Dr. Haq joined the University of Miami Evelyn F. McKnight Brain Institute (EMBI) in 2021, as a  collaborator and scientific advisory board member, concentrating on aging and vascular influences on cognitive changes in Parkinson’s Disease (PD). He is spearheading a large developmental program exploring brain imaging markers in normal aging and vascular and cognitive shifts in PD. In a pivotal EMBI imaging initiative, Dr. Haq collaborates with a talented team: BME PhD student Taylor Ariko, neurologists Dr. Matt Feldman and Dr. Constantin Stojanovic, BME’s Dr. Weishao Zhao, the Institute for Data Science and Computing’s Dr. Nick Tsinoremas, and Dr. Azizi Seixas, Chair of the Department of Informatics and Health Data Science. This interdisciplinary team is pioneering innovative machine learning algorithms and AI frameworks for MRI scans, focusing on the EMBI’s oldest old cohort, PD patients, and those with cognitive impairment, Lewy body, or undergoing DBS. Furthermore, alongside EMBI Director Dr. Tatjana Rundek, Dr. Haq is instrumental in advancing EMBI’s clinical, research, and educational endeavors at the University of Miami.


James E. Galvin, MD, MPH

James E. Galvin, M.D., M.P.H. is a  Professor of Neurology and Psychiatry & Behavioral Sciences at the University of Miami Miller School of Medicine. He is the Founding Director of the Comprehensive Center for Brain Health, Director and Principal Investigator of the Lewy Body Dementia Research Center of Excellence, and Chief of Cognitive Neurology for Palm Beach and Broward County leading brain health and neurodegenerative disease research and clinical programs. Dr. Galvin has authored over 300 scientific publications and 3 textbooks on healthy brain aging, cognitive health, Alzheimer’s disease, Lewy Body dementia, and related disorders. Dr. Galvin has received over $100 Million in research funding from the National Institutes of Health, Alzheimer’s Association, Michael J Fox Foundation, American Federation for Aging Research, Lewy Body Dementia Association, Association for Frontotemporal Degeneration, Missouri, New York, and Florida Departments of Health, and numerous Private and Family Foundations.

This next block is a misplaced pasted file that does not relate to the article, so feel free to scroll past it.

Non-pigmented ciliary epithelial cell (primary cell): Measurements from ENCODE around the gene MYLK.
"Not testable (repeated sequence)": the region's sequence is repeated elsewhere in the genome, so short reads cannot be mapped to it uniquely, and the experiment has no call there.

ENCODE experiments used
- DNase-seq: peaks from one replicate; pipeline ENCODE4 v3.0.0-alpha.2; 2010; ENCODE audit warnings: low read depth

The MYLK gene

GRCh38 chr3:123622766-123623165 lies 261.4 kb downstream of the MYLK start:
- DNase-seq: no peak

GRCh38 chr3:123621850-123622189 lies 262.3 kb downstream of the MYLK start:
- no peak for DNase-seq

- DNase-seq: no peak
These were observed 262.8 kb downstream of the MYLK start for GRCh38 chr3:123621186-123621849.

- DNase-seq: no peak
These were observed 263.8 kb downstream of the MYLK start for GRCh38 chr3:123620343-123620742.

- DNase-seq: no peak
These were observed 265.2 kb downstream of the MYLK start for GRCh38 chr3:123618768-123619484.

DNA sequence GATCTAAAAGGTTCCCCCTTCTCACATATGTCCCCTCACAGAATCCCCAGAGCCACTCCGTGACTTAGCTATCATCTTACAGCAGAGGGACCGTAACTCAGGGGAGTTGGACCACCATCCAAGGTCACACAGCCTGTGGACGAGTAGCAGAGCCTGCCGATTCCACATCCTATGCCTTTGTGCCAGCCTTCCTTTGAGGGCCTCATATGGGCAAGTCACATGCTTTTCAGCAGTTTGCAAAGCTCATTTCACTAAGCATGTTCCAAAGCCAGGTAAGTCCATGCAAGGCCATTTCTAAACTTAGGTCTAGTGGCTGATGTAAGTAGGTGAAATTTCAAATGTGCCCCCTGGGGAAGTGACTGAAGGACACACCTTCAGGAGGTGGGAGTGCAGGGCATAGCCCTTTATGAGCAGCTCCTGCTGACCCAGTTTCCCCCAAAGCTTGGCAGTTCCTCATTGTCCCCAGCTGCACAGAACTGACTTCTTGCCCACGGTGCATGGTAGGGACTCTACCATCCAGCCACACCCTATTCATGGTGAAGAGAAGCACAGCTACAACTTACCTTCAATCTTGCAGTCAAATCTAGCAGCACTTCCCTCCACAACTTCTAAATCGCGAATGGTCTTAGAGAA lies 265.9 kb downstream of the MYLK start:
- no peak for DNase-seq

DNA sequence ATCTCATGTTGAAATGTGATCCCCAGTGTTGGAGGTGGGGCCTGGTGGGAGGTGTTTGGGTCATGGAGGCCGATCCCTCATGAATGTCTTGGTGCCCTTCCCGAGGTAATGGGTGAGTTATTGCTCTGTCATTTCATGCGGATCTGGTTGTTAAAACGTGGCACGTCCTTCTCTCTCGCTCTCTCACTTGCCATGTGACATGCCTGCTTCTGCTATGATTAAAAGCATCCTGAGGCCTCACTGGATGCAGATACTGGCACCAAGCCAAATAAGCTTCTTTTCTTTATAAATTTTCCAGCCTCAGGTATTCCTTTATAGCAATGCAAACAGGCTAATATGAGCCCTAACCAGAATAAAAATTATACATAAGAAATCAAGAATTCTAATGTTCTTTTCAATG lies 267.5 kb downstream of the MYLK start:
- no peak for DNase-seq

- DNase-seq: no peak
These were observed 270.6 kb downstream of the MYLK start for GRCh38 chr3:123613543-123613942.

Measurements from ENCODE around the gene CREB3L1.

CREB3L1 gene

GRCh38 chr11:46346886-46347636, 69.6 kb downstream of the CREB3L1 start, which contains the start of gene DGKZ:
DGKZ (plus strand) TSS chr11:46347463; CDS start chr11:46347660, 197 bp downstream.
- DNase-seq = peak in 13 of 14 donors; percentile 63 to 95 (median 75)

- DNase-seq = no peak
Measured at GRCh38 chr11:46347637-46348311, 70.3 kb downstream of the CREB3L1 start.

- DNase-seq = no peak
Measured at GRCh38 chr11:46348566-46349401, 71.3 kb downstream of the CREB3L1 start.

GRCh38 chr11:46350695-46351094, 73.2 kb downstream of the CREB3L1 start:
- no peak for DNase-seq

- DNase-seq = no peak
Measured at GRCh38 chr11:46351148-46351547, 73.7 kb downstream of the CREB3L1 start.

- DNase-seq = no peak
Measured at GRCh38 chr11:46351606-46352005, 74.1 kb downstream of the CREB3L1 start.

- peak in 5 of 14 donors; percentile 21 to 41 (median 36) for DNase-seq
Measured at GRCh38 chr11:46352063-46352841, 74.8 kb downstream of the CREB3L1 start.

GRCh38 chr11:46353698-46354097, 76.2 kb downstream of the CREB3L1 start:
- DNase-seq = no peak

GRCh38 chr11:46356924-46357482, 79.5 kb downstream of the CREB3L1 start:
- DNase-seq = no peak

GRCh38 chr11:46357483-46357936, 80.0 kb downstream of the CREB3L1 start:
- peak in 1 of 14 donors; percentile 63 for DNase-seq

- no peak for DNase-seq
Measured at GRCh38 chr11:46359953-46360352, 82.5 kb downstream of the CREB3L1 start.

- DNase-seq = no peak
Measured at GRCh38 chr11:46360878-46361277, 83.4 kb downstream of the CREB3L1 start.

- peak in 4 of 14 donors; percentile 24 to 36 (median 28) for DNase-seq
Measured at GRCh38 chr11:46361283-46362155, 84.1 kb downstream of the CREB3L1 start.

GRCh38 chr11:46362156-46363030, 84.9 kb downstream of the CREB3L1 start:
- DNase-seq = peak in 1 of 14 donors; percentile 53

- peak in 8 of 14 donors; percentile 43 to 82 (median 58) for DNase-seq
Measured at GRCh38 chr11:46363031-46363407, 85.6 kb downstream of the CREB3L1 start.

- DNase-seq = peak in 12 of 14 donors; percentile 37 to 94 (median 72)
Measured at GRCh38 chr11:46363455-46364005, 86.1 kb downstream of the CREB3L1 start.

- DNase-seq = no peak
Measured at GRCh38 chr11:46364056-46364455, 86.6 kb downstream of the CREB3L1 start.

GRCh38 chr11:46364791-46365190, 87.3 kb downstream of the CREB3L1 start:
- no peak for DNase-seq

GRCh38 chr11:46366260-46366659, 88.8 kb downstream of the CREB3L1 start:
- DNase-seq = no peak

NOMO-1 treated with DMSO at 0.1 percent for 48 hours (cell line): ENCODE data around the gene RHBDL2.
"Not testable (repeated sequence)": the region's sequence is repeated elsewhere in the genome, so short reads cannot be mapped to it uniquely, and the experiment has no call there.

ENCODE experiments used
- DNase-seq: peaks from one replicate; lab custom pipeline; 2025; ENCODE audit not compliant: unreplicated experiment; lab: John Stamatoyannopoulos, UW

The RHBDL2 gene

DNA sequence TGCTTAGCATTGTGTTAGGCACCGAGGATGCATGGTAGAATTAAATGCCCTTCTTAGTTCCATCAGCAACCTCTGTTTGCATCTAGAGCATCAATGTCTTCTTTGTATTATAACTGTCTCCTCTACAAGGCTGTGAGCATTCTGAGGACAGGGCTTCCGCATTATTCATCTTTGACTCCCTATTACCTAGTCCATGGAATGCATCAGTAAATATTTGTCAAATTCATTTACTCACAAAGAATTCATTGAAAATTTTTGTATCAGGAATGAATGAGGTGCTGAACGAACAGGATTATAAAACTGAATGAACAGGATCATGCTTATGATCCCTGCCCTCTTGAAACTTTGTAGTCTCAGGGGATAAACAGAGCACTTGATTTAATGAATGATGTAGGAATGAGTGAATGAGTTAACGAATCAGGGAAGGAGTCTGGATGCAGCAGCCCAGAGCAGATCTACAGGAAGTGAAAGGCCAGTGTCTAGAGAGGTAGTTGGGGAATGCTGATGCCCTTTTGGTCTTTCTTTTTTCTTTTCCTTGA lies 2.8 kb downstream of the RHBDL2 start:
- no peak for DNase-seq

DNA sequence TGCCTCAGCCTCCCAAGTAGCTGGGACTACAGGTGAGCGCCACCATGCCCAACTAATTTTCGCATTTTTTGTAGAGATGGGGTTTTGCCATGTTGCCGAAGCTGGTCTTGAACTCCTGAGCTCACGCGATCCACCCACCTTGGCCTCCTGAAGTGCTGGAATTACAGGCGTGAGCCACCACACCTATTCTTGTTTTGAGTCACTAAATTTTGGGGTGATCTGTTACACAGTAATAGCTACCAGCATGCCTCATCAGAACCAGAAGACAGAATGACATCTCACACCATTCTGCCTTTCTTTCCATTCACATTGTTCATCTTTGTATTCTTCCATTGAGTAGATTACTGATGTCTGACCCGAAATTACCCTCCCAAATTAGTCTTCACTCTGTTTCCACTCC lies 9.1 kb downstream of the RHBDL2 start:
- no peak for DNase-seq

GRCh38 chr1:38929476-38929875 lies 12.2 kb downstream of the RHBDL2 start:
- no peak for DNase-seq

The major focus of Dr. Galvin’s clinical and research career has been to improve the clinical care and quality of life for all older adults from diverse backgrounds and their family caregivers who are dealing with neurodegenerative disorders in order to initiate early intervention, alleviate psychosocial burden on the patient and family, reduce the impact of race, language, culture, and class on the delivery of health services, and improve health outcomes. His current research program focuses on four themes: (1) Developing and validating new clinical assessment scales to improve detection of cognitive impairment in multicultural community samples to improve health outcomes; (2) Studying the interaction between race, ethnicity, socioeconomic status, and multiple chronic conditions on the risk of cognitive impairment; (3) Characterizing the clinical, cognitive, behavioral, and biomarker features of neurodegenerative disorders; and (4) Creating novel precision-medicine based interventions based on individual phenotypic, biomarker, and genomic profiles aimed at ADRD risk reduction and dementia prevention.

David Loewenstein, PhD, ABPP/CN